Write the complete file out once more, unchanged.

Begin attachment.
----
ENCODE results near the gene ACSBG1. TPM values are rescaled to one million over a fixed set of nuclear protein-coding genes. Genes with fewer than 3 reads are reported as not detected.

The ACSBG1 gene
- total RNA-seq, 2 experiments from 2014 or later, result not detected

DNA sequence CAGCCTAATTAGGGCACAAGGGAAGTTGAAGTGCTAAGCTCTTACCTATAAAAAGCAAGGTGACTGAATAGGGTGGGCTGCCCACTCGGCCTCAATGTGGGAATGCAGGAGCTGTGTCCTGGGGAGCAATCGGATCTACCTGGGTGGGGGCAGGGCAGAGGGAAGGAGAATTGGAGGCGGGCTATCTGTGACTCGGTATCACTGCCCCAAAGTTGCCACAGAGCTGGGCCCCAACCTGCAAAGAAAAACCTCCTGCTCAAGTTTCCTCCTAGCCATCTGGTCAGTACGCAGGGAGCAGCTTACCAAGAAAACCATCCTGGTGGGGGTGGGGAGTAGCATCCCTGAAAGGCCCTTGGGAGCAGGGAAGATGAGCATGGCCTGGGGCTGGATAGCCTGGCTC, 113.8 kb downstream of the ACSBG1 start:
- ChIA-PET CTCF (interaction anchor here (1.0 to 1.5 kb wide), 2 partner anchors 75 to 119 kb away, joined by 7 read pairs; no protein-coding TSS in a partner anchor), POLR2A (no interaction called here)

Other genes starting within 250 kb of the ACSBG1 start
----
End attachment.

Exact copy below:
ENCODE results near the gene ACSBG1. TPM values are rescaled to one million over a fixed set of nuclear protein-coding genes. Genes with fewer than 3 reads are reported as not detected.

The ACSBG1 gene
- total RNA-seq, 2 experiments from 2014 or later, result not detected

DNA sequence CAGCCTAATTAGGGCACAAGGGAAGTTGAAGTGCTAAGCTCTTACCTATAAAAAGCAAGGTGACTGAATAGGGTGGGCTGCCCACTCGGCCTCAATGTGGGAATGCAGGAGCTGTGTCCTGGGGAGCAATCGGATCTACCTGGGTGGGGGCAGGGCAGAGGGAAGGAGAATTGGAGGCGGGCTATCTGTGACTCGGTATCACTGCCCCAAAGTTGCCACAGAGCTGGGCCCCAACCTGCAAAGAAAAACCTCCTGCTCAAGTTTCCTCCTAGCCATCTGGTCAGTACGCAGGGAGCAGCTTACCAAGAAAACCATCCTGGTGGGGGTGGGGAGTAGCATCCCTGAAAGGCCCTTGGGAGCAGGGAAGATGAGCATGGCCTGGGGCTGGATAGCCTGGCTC, 113.8 kb downstream of the ACSBG1 start:
- ChIA-PET CTCF (interaction anchor here (1.0 to 1.5 kb wide), 2 partner anchors 75 to 119 kb away, joined by 7 read pairs; no protein-coding TSS in a partner anchor), POLR2A (no interaction called here)

Other genes starting within 250 kb of the ACSBG1 start